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Best of SA 2013: 4/24/2013
Chris Pérez, Selena’s Husband, Faces His Past and Looks Forward, Musically

Chris Pérez, Selena’s Husband, Faces His Past and Looks Forward, Musically

Music: Chris Pérez never saw it coming. “All I ever wanted to do was play guitar,” he told the Current. “I never thought I’d be the subject of an interview... By Enrique Lopetegui 8/28/2013
Beaches Be Trippin\': Five Texas Coast Spots Worth the Drive

Beaches Be Trippin': Five Texas Coast Spots Worth the Drive

Arts & Culture: Let’s face it, most of us Lone Stars view the Texas coast as a poor man’s Waikiki. Hell, maybe just a poor man’s Panama Beach — only to be used... By Callie Enlow 7/10/2013
Chris Perez, husband of slain Tejana icon Selena, tells of romance, suffering

Chris Perez, husband of slain Tejana icon Selena, tells of romance, suffering

Arts & Culture: In one of the final chapters of his book To Selena, With Love (out March 6), Selena's widower Chris Perez mentions that Abraham Quintanilla, his former father-in-law, once... By Enrique Lopetegui 3/7/2012
A Look Back at SA\'s Homebrew History

A Look Back at SA's Homebrew History

The Beer Issue: Homebrewing is a foundational American virtue. Not just Sam Adams smiling back from the bottle that bears his name—virtually all the... By Lance Higdon 10/15/2014
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ASK A MEXICAN

¡ASK A MEXICAN!

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Dear Mexican: I'm a Mexican-American high school student, and just as patriotic as the Joneses who live next to me. In my neighborhood, a gabacho got mad when someone hung a Mexican flag and ended up cutting it down. I think this whole idea of putting one's flag up and another down seems pretty pointless to me. In my neighborhood (which happens to be predominantly white), people complain about everything — seriously, every damn thing. From calling the police to move my dad's 1989 beat-up Ford to spreading hate mail of who has the crappiest house. I guess my main question is, why do gabachos complain so damn much?!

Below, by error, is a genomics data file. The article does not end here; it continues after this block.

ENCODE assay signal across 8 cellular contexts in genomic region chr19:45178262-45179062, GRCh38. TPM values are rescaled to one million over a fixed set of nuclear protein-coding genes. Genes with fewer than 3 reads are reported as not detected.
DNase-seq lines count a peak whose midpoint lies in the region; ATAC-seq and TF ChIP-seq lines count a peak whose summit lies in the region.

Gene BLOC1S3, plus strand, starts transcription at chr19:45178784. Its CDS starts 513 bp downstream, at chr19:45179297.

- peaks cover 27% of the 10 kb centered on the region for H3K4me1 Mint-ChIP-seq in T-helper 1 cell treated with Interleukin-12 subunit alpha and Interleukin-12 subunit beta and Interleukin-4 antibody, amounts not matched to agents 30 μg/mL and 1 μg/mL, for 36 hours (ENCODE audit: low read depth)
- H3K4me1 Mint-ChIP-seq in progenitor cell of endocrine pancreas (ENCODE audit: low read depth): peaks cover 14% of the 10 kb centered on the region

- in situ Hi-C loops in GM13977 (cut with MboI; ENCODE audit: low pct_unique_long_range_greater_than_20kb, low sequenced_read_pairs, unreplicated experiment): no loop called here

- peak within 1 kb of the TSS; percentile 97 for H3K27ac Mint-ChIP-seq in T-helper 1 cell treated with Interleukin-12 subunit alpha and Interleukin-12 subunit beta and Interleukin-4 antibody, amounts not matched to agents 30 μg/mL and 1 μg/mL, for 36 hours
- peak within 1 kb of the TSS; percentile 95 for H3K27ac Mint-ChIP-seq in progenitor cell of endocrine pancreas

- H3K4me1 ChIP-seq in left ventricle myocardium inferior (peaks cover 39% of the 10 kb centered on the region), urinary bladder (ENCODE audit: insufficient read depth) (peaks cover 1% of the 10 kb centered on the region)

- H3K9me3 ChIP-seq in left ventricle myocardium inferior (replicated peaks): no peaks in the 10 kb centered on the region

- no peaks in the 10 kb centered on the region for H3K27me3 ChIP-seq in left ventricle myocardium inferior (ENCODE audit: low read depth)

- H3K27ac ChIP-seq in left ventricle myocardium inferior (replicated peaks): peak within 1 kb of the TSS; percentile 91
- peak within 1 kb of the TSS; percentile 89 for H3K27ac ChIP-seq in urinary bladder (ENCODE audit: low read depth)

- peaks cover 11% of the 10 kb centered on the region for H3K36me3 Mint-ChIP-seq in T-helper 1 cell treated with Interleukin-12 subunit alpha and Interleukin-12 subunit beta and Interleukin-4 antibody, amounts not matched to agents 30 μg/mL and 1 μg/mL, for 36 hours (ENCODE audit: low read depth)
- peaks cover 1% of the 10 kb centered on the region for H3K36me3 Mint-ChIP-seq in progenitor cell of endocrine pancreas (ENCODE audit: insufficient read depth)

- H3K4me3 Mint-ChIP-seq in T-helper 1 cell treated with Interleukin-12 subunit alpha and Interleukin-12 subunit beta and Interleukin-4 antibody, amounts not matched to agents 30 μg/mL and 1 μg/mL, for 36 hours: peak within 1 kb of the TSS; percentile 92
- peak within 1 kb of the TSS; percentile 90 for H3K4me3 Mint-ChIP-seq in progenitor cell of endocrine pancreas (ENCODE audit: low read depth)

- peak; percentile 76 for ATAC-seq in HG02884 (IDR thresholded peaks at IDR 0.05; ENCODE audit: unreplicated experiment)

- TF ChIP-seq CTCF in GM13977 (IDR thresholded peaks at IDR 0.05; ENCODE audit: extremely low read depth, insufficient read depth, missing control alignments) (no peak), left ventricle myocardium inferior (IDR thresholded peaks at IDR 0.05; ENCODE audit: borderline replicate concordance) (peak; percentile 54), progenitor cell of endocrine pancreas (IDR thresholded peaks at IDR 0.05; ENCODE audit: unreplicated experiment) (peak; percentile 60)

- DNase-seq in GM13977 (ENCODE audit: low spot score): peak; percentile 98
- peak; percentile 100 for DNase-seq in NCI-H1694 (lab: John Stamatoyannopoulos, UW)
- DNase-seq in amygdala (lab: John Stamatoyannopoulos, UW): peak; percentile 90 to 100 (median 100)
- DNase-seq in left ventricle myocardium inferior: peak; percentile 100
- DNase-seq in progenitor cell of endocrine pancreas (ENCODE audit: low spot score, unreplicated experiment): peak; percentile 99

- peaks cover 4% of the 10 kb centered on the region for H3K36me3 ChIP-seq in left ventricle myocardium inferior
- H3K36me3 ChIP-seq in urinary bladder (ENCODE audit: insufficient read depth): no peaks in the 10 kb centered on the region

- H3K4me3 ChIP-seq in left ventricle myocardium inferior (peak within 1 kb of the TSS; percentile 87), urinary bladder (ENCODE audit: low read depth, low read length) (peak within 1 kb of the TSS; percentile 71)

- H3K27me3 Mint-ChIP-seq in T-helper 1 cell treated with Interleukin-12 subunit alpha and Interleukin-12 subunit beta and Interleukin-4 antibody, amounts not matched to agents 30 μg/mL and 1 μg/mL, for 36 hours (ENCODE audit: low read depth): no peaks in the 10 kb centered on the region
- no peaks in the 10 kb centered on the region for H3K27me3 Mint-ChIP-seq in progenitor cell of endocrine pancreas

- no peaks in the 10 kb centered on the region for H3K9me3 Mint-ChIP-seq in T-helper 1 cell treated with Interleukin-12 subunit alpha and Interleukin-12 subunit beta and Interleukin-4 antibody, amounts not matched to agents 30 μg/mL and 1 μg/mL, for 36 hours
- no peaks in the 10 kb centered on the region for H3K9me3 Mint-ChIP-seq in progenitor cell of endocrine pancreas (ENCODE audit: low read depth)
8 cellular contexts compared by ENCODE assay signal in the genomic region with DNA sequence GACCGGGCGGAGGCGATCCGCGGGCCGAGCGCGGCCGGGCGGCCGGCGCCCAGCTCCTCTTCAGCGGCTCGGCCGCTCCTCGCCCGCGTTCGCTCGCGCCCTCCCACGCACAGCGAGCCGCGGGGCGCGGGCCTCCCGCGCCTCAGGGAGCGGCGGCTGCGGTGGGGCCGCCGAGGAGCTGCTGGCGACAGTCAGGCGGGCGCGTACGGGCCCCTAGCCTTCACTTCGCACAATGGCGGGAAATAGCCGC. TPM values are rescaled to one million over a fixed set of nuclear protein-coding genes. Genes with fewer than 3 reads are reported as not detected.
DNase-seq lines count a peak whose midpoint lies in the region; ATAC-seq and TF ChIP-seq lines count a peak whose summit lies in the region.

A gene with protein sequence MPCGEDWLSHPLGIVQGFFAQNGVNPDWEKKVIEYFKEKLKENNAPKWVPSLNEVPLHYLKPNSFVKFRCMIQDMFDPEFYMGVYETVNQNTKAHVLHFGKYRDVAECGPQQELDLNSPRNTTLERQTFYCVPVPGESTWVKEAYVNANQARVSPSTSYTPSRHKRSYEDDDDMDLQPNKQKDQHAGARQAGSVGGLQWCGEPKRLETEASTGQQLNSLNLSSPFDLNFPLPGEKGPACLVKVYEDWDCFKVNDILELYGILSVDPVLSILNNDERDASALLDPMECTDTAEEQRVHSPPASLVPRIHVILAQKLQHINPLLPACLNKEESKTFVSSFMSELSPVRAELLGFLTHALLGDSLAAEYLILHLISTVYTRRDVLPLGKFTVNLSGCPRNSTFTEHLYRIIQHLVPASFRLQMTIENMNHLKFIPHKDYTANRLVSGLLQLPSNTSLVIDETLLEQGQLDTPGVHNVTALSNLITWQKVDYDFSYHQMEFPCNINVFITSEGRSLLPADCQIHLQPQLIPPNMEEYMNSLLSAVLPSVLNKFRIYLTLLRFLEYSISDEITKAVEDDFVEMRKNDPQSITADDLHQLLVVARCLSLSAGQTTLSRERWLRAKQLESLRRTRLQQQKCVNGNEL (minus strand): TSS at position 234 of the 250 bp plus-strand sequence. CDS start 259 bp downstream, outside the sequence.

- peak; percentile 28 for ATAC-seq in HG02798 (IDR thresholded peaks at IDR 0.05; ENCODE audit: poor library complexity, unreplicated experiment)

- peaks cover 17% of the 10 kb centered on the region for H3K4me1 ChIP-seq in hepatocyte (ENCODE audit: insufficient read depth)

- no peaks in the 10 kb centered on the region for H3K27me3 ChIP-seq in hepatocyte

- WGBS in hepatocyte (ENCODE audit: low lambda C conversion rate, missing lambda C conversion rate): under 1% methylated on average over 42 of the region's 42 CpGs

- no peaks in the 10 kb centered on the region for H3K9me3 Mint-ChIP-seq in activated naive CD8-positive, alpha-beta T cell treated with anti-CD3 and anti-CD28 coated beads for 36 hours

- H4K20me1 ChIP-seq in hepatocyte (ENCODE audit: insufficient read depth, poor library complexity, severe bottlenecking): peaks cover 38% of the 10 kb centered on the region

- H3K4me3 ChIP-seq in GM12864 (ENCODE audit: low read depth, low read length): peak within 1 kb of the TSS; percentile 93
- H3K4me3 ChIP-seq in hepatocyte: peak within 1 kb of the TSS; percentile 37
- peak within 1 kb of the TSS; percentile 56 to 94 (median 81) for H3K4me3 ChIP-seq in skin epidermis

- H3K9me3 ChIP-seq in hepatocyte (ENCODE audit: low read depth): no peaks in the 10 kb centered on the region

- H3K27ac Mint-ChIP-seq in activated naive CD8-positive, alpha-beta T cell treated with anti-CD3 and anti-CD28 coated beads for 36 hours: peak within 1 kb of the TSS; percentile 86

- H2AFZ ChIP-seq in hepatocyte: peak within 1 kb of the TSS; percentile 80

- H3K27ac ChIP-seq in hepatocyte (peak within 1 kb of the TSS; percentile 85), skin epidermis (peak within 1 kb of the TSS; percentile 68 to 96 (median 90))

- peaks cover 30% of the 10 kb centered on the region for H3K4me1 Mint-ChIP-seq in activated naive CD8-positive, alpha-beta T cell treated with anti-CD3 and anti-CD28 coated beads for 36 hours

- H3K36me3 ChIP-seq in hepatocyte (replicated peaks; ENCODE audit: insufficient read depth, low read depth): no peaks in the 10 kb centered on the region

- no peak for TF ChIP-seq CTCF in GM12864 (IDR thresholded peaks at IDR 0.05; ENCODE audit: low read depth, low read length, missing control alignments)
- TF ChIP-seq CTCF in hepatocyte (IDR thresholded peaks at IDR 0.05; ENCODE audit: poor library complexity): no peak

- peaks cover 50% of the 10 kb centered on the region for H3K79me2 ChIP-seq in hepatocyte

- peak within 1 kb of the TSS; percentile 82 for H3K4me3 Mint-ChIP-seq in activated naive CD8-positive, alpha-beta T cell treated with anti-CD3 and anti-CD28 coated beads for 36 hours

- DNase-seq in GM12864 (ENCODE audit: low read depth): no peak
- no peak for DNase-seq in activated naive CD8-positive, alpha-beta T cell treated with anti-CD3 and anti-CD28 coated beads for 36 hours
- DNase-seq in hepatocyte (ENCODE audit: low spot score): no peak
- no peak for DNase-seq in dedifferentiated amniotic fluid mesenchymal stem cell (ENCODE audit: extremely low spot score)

— No Soy Llorón

Dear I'm Not a Crybaby: Are you kidding me? Gabachos were born complaining. From telling the Indians to give up their land to telling Mexico to give up their land to crying about illegal immigration and cars on the lawn, complaining is as crucial to the gabacho experience as fiesta is to the Mexican one. I wouldn't pay too much attention to all the whining, though: while the squeaky rueda gets the grease, eventually the wheel falls off — and the greaser remains.

I saw this quote the other day and thought it might be right up your alley: "The only Anglos that take an interest in us are the Sociologists and the Police." Do you know who uttered these words? Maybe it was just an inside joke among the teens in East L.A. during the 1970s? Do you know the phrase in Spanish, too? I'm thinking it could be more poetic in Spanish.
— Princeton Pocho

Dear Wab: The closest quote I could find that matches the one you offer comes from Columbia University professor Rodolfo O. de la Garza, in his 1976 paper "Mexican Americans in the United States: The Evolution of a Relationship": "Like sociologists and educators, police have traditionally viewed Mexican Americans as inferior and crime prone." (The profe also includes this classic from J. Edgar Hoover: "You never have to bother about a president being shot by Puerto Ricans or Mexicans. They don't shoot very straight. But if they come at you with a knife, beware." HA! He obviously didn't remember Rafael Cancel Miranda while wiretapping MLK). I would expand the quote you mention to include reporters. Recently, gentle readers, the Mexican's hometown of Anaheim has made it into the national media — not because of Disneyland or the Anaheim Angels, but because of police shootings that left two Latinos dead and caused four nights of protests, one of which included the ugly spectacle of Anaheim police shooting pepper balls and bean bags into a crowd of terrified children and parents. The media is suddenly obsessed over the "two" Anaheims — white and Latino, as if it just sprung out of nowhere.

This is something that happens ALL THE TIME with Mexicans. Media never gives a shit about us until we go crazy: Amnesty rallies, protests against police, cerveza gone wild, and the like. That's why it's crucial, Mexis, for us to become our own media. Start your blogs, get on Twitter and Facebook, take photos and videos, and document what we're really about (and always make sure to pick up your local alt-weekly and click on the online version of the Mexican a trillion times so we stay in business). That's what this columna has always been about — but the Mexican can't do it alone.

My apologies for the soapbox session, cabrones: back to your regularly scheduled chichis jokes next week! Now make like a Mexican, and raise DESMADRE.

Ask the Mexican at themexican@askamexican.net, be his fan on Facebook, follow him on Twitter @gustavoarellano, or ask him a video question at youtube.com/askamexicano!

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